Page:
While it sounds very positive, and the personnel mentioned in the articles appear to embrace the ISM culture, rather than the "blame culture", it is early times.  While I agree that "perfection is not realistic", and that in the early years, violations will still happen, it is how the company deals with the violations, in other words, is the "process" working (is it being reported up the chain, and are the lessons learned implemented into future policy) that is important.  One thing I noted from the article, is that the compliance office has a budget.  For a corporation like Carnival, that budget seems very small, even though it is tens of millions of dollars.  My company has a saying that "there is no budget for environmental compliance", meaning the company will pay whatever is needed to operate within current policies and procedures, and will implement whatever is needed to implement future policies and procedures when faults in the system are identified.  That is the kind of commitment I would like to see from Carnival, essentially saying that environmental compliance comes ahead of corporate profit, before I fully embrace their posture.

 

I would love to know if Carnival has adopted a "KPI" (key performance indicator) system for compliance.  This sets a corporate goal for the number of each type of violation that is allowed, and publishes to the company how each KPI was met over the past year.  During the first years, some violations should be planned for in the KPI's, but they should trend towards zero infractions, and this gives the company as a whole a clear picture of how the entire system is working.

Thanks for the input, as always.

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16 hours ago, bury me at sea said:

Thanks for posting the updates Honolulu Blue.

 

You're welcome.  I figured at least a few people were interested in this ongoing story.

 

It looks like the Miami Herald, at least, will be covering this well into the future, so you might want to look there for stories about Carnival's next appearance in court next week.  I'll be prepping for a cruise then and I may not be able to provide updates to this thread.

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20 minutes ago, ronrythm said:

While this sounds serious according to an uninformed media type, it shows that the "process" is working (the problem was located quickly, it was reported, and they are working to find ways to prevent it in future).  And the "uninformed" part of my statement is because what they somewhat sensationalize is really a very technical violation.  This "gray water", which is in the ship's ballast tanks, is actually treated effluent from the waste water plant.  The water has been treated to near clear drinking water quality, but is nevertheless classified as "gray water" as long as it is in the ship.  The ship is not allowed to place untreated water into the ballast tanks.  So, while this is a "technical" violation, in that the water, by definition, should not have been discharged, it posed absolutely no hazard to the environment.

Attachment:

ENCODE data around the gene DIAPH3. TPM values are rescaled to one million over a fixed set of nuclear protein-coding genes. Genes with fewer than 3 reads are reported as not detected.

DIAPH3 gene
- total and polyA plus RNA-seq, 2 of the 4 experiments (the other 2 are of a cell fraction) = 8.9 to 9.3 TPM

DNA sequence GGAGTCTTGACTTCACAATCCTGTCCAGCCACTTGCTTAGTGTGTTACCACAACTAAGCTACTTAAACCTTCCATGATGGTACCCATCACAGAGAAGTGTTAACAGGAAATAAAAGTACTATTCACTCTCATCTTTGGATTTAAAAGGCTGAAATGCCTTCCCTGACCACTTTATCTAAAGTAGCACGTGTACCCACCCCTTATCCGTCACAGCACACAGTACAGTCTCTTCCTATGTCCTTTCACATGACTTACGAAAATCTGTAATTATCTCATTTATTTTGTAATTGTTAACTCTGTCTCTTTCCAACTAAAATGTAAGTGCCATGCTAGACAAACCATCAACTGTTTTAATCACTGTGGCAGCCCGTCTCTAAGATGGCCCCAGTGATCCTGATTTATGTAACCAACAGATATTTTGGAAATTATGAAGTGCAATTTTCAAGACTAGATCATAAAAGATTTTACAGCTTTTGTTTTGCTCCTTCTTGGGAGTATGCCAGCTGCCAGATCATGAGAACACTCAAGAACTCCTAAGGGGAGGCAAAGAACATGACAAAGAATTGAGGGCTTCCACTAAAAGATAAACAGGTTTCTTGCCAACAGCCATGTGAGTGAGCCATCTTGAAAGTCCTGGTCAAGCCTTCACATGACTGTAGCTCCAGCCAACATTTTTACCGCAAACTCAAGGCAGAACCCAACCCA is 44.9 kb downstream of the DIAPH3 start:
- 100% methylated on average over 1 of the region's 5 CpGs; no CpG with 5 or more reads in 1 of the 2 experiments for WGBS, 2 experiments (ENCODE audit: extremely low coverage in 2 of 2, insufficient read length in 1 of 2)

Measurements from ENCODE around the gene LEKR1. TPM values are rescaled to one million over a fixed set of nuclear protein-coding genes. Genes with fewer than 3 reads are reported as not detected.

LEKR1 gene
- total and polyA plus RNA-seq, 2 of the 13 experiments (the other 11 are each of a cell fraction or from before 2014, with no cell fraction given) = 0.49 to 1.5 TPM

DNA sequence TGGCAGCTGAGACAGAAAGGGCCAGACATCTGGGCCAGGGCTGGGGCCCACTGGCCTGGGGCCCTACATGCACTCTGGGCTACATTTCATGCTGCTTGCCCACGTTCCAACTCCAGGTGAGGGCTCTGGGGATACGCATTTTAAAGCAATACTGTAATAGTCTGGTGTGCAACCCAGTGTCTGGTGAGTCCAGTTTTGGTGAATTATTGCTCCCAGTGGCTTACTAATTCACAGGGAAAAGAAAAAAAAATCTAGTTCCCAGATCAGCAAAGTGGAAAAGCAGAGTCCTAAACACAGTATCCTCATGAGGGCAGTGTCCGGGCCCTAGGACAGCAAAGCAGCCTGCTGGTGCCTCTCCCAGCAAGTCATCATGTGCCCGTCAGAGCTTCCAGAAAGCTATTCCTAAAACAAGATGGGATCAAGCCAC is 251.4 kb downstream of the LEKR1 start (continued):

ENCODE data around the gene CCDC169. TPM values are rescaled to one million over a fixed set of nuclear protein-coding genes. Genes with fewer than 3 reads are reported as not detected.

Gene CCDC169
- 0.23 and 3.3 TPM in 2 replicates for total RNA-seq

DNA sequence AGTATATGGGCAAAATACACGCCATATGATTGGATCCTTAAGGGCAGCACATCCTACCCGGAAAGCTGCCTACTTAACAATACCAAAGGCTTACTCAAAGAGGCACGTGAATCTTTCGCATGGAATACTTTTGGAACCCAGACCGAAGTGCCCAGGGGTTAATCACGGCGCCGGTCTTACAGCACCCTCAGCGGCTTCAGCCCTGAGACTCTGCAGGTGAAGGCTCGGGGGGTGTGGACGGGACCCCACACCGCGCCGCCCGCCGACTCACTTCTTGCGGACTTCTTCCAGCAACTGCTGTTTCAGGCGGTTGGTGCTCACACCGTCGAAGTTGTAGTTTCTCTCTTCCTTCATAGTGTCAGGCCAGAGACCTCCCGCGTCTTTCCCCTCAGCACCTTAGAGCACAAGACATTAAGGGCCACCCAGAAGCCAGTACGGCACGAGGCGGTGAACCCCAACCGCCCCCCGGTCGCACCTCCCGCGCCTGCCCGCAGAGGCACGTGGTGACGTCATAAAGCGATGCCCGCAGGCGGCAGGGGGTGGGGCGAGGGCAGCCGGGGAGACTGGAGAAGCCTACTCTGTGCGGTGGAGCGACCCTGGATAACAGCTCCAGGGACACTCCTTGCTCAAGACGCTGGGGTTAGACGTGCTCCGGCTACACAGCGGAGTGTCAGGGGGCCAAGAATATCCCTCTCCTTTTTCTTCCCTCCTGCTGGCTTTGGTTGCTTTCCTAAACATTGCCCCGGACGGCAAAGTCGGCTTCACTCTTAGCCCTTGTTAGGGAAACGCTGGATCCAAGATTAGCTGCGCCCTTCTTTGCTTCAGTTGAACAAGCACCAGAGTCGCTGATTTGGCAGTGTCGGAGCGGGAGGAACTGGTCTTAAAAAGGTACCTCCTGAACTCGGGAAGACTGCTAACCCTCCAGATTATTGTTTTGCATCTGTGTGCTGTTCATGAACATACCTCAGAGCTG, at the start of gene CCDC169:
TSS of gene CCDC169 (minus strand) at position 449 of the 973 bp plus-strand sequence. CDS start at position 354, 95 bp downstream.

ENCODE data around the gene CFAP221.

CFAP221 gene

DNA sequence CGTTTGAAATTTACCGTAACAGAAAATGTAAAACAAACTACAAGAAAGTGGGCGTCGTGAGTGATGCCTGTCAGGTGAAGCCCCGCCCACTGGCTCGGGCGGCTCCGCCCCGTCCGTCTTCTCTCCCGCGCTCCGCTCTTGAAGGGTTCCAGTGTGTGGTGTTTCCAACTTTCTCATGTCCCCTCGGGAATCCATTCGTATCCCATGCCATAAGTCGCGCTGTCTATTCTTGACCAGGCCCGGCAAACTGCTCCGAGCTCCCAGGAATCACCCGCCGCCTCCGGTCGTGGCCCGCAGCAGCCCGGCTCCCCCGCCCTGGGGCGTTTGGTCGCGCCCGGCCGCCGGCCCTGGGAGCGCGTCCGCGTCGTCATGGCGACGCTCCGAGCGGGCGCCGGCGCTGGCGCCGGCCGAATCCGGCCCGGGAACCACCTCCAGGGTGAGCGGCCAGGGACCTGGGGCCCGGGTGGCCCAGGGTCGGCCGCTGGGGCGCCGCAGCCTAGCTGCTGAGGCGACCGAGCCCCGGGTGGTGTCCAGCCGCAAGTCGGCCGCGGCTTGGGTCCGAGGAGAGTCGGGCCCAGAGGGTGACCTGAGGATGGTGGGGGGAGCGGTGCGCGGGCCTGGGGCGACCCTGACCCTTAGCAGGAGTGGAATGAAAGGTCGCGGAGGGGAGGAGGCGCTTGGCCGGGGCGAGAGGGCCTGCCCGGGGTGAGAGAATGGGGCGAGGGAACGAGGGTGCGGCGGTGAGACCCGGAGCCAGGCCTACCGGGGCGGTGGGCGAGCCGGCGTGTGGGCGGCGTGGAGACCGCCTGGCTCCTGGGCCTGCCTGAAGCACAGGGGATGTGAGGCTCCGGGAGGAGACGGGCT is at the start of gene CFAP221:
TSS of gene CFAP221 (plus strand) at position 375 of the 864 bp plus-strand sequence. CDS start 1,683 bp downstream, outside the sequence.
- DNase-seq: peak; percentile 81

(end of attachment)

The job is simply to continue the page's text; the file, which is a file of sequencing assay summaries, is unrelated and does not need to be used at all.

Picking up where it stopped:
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1 hour ago, chengkp75 said:

While this sounds serious according to an uninformed media type, it shows that the "process" is working (the problem was located quickly, it was reported, and they are working to find ways to prevent it in future).  And the "uninformed" part of my statement is because what they somewhat sensationalize is really a very technical violation.  This "gray water", which is in the ship's ballast tanks, is actually treated effluent from the waste water plant.  The water has been treated to near clear drinking water quality, but is nevertheless classified as "gray water" as long as it is in the ship.  The ship is not allowed to place untreated water into the ballast tanks.  So, while this is a "technical" violation, in that the water, by definition, should not have been discharged, it posed absolutely no hazard to the environment.

Agree! How about that!

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2 hours ago, chengkp75 said:

While this sounds serious according to an uninformed media type, it shows that the "process" is working (the problem was located quickly, it was reported, and they are working to find ways to prevent it in future).  And the "uninformed" part of my statement is because what they somewhat sensationalize is really a very technical violation.  This "gray water", which is in the ship's ballast tanks, is actually treated effluent from the waste water plant.  The water has been treated to near clear drinking water quality, but is nevertheless classified as "gray water" as long as it is in the ship.  The ship is not allowed to place untreated water into the ballast tanks.  So, while this is a "technical" violation, in that the water, by definition, should not have been discharged, it posed absolutely no hazard to the environment.

 

https://www.bradenton.com/news/state/florida/article238937103.html